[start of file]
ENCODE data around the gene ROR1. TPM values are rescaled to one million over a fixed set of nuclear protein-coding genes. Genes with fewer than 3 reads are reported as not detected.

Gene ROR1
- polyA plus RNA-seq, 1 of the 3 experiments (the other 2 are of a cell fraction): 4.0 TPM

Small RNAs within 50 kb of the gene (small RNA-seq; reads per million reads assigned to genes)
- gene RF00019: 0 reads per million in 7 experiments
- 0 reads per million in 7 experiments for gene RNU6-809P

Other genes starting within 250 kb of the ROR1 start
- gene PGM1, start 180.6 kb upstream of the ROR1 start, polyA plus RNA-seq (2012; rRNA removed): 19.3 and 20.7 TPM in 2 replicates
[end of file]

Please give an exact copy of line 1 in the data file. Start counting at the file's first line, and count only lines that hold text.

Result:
ENCODE data around the gene ROR1. TPM values are rescaled to one million over a fixed set of nuclear protein-coding genes. Genes with fewer than 3 reads are reported as not detected.